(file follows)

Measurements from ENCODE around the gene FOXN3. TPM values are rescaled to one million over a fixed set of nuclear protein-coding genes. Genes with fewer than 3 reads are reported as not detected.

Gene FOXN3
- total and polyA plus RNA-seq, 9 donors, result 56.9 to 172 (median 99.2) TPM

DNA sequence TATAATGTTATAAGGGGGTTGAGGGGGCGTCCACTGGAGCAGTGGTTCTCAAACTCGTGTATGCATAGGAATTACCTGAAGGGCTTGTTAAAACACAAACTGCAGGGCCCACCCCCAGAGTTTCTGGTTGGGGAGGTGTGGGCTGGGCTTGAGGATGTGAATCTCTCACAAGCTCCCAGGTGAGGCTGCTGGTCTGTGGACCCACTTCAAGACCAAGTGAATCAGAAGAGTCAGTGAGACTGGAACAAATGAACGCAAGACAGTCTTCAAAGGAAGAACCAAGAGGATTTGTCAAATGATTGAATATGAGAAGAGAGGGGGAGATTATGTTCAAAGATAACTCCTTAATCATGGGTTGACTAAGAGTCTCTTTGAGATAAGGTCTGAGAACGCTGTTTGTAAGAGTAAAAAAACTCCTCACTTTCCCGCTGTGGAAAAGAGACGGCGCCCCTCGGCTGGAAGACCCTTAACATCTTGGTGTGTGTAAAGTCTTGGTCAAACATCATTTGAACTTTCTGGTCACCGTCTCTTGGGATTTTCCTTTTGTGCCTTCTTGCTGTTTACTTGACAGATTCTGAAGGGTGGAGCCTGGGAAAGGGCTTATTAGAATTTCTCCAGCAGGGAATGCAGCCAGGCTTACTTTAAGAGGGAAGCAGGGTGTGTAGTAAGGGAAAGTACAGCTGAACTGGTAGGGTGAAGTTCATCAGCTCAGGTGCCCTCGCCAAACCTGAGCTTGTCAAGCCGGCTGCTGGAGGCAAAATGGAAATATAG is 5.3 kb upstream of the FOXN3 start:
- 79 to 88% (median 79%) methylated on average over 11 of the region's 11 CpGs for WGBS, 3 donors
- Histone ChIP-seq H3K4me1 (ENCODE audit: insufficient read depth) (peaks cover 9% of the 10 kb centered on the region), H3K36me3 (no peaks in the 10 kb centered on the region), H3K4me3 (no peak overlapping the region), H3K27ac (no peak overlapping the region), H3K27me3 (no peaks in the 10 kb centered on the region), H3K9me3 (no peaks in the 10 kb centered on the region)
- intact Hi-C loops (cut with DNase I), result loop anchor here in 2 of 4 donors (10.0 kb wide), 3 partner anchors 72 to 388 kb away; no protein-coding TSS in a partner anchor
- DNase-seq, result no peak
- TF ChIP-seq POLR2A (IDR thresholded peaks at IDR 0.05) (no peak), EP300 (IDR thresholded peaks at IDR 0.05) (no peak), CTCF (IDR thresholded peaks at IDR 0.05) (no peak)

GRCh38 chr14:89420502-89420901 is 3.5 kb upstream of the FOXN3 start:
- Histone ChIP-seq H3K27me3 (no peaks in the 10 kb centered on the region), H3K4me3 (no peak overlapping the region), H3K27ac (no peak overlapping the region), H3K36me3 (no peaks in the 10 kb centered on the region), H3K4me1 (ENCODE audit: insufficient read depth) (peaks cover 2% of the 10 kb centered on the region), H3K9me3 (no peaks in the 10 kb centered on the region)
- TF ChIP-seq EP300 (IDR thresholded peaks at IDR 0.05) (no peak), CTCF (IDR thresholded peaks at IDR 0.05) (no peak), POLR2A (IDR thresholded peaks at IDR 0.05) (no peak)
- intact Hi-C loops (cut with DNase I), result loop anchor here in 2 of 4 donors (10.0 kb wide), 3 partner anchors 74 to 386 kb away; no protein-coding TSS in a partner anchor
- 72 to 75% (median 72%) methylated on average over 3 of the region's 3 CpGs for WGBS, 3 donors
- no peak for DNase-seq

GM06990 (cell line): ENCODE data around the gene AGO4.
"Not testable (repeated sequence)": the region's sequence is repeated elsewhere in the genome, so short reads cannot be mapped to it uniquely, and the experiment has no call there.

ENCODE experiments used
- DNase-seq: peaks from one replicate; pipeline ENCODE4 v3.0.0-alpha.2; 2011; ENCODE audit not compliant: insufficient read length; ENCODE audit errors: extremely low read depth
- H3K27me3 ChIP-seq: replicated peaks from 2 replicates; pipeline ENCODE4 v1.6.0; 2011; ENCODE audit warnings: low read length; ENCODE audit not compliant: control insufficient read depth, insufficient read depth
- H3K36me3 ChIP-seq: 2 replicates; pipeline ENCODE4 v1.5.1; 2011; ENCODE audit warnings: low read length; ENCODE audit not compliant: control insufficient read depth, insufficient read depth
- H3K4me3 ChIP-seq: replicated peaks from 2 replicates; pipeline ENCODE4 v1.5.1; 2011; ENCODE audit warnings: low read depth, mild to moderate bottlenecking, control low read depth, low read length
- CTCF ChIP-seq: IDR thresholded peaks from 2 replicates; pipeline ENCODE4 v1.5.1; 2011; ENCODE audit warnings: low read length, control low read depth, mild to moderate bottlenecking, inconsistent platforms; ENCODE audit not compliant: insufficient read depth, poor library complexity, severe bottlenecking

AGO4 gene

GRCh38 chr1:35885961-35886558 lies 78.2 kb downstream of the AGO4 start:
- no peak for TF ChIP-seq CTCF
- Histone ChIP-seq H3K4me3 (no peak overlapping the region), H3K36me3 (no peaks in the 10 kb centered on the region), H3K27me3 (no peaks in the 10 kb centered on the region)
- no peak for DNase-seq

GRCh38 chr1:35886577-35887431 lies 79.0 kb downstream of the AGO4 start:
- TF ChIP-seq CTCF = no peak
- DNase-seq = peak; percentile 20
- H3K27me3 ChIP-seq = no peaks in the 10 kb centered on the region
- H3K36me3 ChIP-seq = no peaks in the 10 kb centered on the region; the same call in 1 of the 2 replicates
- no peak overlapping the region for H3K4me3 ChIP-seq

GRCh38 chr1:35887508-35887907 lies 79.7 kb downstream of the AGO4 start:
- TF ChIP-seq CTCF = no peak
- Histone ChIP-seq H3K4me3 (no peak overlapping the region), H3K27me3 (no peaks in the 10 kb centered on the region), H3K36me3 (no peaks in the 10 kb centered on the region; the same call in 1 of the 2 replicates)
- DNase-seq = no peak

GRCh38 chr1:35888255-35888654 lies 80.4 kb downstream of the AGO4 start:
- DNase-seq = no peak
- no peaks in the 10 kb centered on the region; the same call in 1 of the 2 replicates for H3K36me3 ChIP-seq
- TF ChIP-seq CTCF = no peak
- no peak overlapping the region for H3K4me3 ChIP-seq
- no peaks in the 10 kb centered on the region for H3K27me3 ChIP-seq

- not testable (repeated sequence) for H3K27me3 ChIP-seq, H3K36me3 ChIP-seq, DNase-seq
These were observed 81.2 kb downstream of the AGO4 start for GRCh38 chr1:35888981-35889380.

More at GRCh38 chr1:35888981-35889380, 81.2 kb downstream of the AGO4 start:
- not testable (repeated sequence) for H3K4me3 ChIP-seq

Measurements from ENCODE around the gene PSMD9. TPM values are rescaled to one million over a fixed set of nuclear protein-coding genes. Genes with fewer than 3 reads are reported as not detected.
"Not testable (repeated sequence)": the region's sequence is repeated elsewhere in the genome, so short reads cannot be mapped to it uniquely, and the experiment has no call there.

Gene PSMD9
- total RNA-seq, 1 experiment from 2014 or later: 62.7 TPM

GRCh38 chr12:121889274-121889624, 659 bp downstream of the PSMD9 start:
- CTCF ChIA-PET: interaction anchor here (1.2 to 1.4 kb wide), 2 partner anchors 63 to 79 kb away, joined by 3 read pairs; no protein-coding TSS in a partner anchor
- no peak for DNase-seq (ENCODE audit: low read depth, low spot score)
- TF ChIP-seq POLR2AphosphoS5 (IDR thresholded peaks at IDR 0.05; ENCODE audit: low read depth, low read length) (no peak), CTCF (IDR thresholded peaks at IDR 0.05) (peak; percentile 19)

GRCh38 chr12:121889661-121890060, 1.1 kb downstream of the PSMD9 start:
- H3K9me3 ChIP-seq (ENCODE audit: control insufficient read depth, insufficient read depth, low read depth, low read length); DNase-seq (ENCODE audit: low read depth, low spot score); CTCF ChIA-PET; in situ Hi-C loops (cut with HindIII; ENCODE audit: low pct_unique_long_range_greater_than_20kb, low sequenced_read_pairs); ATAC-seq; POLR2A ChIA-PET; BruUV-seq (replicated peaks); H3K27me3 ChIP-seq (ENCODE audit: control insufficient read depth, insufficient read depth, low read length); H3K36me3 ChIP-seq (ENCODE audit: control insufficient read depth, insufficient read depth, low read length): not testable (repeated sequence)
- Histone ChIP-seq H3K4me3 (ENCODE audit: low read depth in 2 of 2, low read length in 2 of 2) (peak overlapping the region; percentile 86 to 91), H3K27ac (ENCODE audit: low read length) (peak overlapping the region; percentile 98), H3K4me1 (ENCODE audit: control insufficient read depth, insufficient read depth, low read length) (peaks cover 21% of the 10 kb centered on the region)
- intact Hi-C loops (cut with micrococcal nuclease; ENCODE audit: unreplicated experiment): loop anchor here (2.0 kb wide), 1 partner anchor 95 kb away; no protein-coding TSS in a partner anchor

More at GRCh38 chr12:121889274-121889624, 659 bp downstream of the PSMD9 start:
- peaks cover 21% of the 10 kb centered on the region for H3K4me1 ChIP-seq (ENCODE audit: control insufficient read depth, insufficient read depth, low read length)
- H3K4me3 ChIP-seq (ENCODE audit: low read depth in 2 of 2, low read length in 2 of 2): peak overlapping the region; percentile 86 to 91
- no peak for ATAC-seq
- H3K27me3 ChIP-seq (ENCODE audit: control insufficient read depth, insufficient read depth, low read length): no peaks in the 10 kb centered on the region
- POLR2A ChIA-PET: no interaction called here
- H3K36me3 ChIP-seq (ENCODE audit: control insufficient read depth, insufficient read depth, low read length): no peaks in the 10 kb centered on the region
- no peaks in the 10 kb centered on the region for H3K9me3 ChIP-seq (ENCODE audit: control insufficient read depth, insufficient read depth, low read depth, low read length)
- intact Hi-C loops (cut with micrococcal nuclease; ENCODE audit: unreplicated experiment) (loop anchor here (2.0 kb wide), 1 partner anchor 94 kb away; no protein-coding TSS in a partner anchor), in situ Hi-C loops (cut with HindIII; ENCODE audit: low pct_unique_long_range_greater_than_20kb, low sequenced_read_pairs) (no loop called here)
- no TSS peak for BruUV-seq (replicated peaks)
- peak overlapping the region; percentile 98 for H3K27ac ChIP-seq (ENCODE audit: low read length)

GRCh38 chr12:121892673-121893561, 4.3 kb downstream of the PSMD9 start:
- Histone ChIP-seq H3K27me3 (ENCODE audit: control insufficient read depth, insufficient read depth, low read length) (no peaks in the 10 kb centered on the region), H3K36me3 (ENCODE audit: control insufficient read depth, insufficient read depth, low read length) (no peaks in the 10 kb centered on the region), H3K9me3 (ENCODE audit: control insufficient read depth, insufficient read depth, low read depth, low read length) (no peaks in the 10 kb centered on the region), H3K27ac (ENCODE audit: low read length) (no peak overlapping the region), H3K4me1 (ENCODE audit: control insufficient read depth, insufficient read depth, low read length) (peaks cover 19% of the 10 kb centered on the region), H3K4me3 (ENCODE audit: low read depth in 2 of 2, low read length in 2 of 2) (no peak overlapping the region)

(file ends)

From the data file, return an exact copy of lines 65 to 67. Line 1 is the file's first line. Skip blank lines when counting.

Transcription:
- H3K27me3 ChIP-seq (ENCODE audit: control insufficient read depth, insufficient read depth, low read length): no peaks in the 10 kb centered on the region
- POLR2A ChIA-PET: no interaction called here
- H3K36me3 ChIP-seq (ENCODE audit: control insufficient read depth, insufficient read depth, low read length): no peaks in the 10 kb centered on the region